February 24, 2010
UK: Professor Mark Cato reveals "Why I'm dying to live"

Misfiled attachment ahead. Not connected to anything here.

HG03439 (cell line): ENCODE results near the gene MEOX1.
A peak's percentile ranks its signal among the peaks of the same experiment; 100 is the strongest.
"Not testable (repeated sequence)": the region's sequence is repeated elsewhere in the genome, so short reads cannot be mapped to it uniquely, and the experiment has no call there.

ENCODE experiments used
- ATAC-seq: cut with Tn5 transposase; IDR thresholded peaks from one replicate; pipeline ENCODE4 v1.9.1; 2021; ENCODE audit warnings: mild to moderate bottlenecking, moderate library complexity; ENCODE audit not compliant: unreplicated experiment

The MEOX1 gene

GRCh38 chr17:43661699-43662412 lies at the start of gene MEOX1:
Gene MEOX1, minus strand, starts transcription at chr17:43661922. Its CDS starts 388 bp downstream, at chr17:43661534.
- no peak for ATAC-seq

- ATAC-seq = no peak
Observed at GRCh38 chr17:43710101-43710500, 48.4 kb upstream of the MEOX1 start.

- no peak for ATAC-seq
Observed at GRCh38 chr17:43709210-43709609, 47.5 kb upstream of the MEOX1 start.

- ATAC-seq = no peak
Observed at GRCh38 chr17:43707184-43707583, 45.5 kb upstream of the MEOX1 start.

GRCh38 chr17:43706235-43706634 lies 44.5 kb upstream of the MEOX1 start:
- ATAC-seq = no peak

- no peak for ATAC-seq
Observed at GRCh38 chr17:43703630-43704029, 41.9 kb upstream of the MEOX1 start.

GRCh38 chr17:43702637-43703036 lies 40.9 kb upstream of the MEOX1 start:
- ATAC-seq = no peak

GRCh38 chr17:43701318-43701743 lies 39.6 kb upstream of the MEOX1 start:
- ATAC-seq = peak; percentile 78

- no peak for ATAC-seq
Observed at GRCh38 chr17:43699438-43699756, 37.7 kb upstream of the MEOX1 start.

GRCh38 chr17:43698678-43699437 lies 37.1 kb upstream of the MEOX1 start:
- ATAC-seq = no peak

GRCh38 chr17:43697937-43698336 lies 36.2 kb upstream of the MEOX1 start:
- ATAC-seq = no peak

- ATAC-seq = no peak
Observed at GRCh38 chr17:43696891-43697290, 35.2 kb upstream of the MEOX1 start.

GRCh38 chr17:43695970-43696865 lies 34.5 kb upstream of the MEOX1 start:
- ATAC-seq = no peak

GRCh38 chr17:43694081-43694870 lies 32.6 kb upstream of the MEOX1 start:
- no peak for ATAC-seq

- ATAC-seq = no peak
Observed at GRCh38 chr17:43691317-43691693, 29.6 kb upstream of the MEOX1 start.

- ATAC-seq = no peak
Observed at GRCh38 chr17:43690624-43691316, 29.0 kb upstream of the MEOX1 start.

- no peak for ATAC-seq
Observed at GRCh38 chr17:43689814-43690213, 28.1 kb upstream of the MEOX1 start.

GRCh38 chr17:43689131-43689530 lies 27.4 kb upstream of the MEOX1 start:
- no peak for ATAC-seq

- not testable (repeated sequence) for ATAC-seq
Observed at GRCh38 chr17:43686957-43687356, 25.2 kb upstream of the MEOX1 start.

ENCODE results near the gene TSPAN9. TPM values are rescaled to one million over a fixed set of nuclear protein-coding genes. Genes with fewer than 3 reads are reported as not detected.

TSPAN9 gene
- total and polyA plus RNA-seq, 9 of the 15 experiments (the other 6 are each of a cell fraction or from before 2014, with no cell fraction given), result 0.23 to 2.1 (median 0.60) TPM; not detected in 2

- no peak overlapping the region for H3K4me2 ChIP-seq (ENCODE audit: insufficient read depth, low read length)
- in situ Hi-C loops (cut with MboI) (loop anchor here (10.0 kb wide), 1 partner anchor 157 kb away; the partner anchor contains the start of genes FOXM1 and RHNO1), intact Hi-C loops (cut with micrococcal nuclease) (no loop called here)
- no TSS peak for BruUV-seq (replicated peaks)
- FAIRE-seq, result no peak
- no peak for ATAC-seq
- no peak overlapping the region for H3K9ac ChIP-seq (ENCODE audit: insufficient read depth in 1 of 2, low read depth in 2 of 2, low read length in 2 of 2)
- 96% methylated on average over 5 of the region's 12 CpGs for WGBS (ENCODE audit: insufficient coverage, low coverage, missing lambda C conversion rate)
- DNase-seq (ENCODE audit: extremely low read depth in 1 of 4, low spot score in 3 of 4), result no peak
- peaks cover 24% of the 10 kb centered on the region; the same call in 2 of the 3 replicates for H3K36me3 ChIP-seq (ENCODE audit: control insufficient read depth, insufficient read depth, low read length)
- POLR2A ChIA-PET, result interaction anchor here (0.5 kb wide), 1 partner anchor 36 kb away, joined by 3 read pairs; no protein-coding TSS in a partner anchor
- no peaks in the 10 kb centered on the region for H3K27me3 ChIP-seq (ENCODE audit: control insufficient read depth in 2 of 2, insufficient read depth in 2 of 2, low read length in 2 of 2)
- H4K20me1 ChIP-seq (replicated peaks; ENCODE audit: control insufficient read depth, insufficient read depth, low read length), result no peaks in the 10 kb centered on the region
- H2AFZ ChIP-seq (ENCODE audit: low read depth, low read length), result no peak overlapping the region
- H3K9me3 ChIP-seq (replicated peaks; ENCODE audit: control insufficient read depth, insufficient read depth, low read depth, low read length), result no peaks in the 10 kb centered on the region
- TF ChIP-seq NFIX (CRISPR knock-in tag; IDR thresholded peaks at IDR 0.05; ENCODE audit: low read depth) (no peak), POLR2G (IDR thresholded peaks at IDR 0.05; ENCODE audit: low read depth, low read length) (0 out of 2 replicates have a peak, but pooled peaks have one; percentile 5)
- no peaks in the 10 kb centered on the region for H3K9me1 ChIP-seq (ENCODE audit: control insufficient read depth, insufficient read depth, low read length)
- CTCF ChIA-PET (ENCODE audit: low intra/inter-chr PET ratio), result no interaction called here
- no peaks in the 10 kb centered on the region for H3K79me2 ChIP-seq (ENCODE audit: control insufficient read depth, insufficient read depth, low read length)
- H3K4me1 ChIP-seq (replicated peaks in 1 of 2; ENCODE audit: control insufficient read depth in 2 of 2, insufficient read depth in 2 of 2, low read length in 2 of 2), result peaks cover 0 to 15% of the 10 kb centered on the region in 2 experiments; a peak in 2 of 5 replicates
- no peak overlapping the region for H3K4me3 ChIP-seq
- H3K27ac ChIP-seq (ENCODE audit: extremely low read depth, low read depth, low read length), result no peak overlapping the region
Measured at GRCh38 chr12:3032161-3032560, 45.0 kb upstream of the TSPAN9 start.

. LONDON, England / The Telegraph / Lifestyle / Health / February 24, 2010 When law professor Mark Cato was diagnosed with motor neurone disease, he started a popular blog detailing the frustrations of daily life - and the inventions he came up with to triumph over the cruel wasting disease. Here are selected extracts from his heart-rending online diary. Professor Mark Cato Photo: Masons News Service By Professor Mark Cato, with an introduction by Cassandra Jardine In April 2008, Professor Mark Cato was diagnosed with Motor Neurone Disease and told that he might have only 14 months to live. Faced with this deadly illness, Cato – aptly named after the great Roman stoic – did not turn his face to the wall. A year ago, he began a blog that is “more about living than dying”; a diary of the frustrations and triumphs of daily life with this cruel wasting disease. With its combination of serious discussion, jokes and anecdotes about the inventions he has designed to help him overcome his physical problems around the house, the Dying to Live blog (www.dmarkcato.com) has attracted some 200,000 readers, garnering a following among those who believe in living “every moment of every day”. Cato – never happier than watching cricket with a glass of champagne in his hand – is an extraordinary man. Having worked as a chartered surveyor until his late forties, he trained in law and became an Arbitrator. For the last 25 years, he has practised, lectured and written on resolving property disputes. Aged 75, from Saffron Walden, Essex, he holds a professorship in China and is founder and president of The Arbitration Club. After a sickly childhood in which infected tonsils prevented him from playing games, his passion for a wide range of sports is equalled only by his fondness for a good lunch with old friends. A decade ago he suffered from prostate cancer, which he has also blogged about with searing honesty, but he learned to live with the consequences. Now, helped by his wife Alice – “my lovely” – and his children and grandchildren, he is grabbing what is left of life with both hands – even if those hands are no longer working as well as they once did. April 2009 I went up to London today, to have lunch with my nephew. Unfortunately the trip started badly. The train came into the station at Audley End, I was the last to leave the waiting room and was unable to open the door quickly enough – it was just too heavy. By the time I managed to get the door open the train was about to depart. In my anxiety I dropped my bag, spilling out all the contents. To compound everything I then tripped over them and fell flat on my back. The kind man who stopped to assist me said he saw my head bounce on the concrete platform. However, no harm done. By this time, though, the train driver, possibly fearing he would be delayed, closed the doors and pulled out. I had to wait half an hour for the next train. Walked around the golf course and lunched with my old mates. I introduced the members to my new cigar holder. I had it made from a 15in-high wooden toilet-roll holder with a spring clip on the top. I bought a cheap plastic holder in London the other day, and jam it into the spring clip and can therefore smoke without using my hands. I only smoke two small cigars each day but I do enjoy one with a drink after walking around the golf course. May 2009 I managed Lord’s quite well. I now tend to keep my travelcard in a plastic pocket hanging around my neck, as I find it almost impossible to get my hand in my pocket to produce it. One thing I did learn today was the easiest way to eat a sandwich. My weakened arms mean that I have to use both hands to get it to my month. I now have the sandwich chopped up into small bite-size squares, stab it with a fork and, with the assistance of my wrist splint, can manage with my right hand alone. July 2009 It would be totally dishonest if I did not admit that I am anxious much of the time about my condition, most particularly, I suppose, in bed at night. One lies there knowing one is going downhill, but how fast? Beyond that, I do not believe that I am seriously depressed. The worst aspect of this condition is the overall sense of weakness and increasing frustration in being unable to do things with one’s hands. I can still manage my laptop with my hands, using the middle finger of my left hand to operate the mouse. In addition, I have a joystick mouse. When the hands go. I shall have to revert to a foot-operated mouse. I tried a bath a couple of weeks ago. It was a hot day and I was sweaty and thought it might be rather fun. Unfortunately, I found I could not get out, despite struggling for up to an hour. I was simply too weak to lever myself out. I even let the water out in case I landed on my face and drowned. I had visions of Alice arriving home and finding me sitting there, blue with cold. Fortunately I had taken the mobile telephone up with me. I dialled the directory enquiries for my neighbour’s telephone number and found her in. I never told Alice. She would kill me if she knew. On the whole, I would say that my lovely wife and I are managing, but for how long? August 2009 My back scratcher, which I have had bent to a 135° angle as my arms are not strong enough to reach behind my back, was returned to me today. The ideal angle, for someone in my position, would be probably one closer to something like 30°. I shall experiment. September 2009 Decided to fill up with petrol. Unable to lift the lever releasing the petrol cap and too weak to squeeze the pump, I asked a kindly looking customer for assistance. Unfortunately, between the time of asking and his coming to assist, I managed to topple over backwards. After this kind gentleman had helped me up and filled up my tank, I got him to push in my safety belt and turn the key – both of which I find now almost impossible to do myself. I’m sure he was wondering whether I should be allowed on the road at all, or whether he was even on Candid Camera. [In November, Cato’s wife insisted he stop driving.] Alice, my lovely, usually puts out my clothes the night before, and helps me to dress, although I can usually get on my own underpants. Certainly, buttons are beyond me, but I can make a shot with my trousers, having had all the zips fitted with a keyring; the clips and buttons removed from the top and substituted with Velcro and a cloth loop which I can usually drag across. All of my ties have been pre-tied and just have to be slipped over my head and pushed up to the collar by Alice. If I am going to London or for an important appointment, my lovely even finds me a fresh rose for my buttonhole, which it has always been my habit to wear. October 2009 I have worked out how to take my pills – by licking the 'frozen’ forefinger finger on my left hand and picking them up that way. Things like pieces of chocolate or segments of orange I nudge on to the back of my left hand and eat them from there. It’s rather like taking snuff. November 2009 My lovely’s antique four-poster bed is rather high off the ground. I’m now using a stool to get in. I know my lovely is keen to replace it, but as I have slept in it for the best part of 50 years, and my darling daughter was born in it, I am loath to get rid of it. I find it virtually impossible to pull up the duvet around my neck which can be a little annoying when it’s chilly. Even the lightest down pillow is too heavy for me to lift other than between my two-fisted hands. I have already given my lovely authority to sign my cheques so I am at her mercy over my money. I just hope she doesn’t run off with the milkman! December 2009 On Friday, I went to London and had lunch with two old friends in a rather smart London restaurant. My hosts helped me don my apron, fitted my two wrist supports – one with a shooter, another little gadget I designed and had made, and (a new 'invention’ of mine) a wipeable cloth sleeve for my left arm. I thought up this one because I’m having difficulty raising my right hand to my mouth with a spoonful of food. However, if I assist the arm using my left one, I can feed myself – thus the need for the sleeve, to protect my clothing, against any food which spills off the spoon. Regretfully, I can no longer wrap presents so my lovely has to wrap her own and indeed write the cards that go with them but using my own words. Although I can no longer write legibly and therefore can no longer jot down notes during the night, I found an excellent substitute in a Dictaphone on which I have had glued some pimple material to enable me to operate the switch. January 2010 Well, we’ve made it to another year. Traditionally this is the time when one makes New Year resolutions; dieting, drinking less, exercising more, etc. I had no intention of doing any of these things, instead I intend to pursue last year’s policy of carpe diem. February 2010 Went to London by train today to see my stockbroker. I had great difficulty getting into the taxi. A long struggle ensued to get me on to the seat, during which the taxi driver sat impassively, distaining interest. He had seen it all before, it seems. Once seated, I explained to him that I was not a legless drunk but was suffering from MND. [rc] * Read more from Dr Mark Cato’s Dying to Live diary at www.dmarkcato.com © Copyright of Telegraph Media Group Limited 2010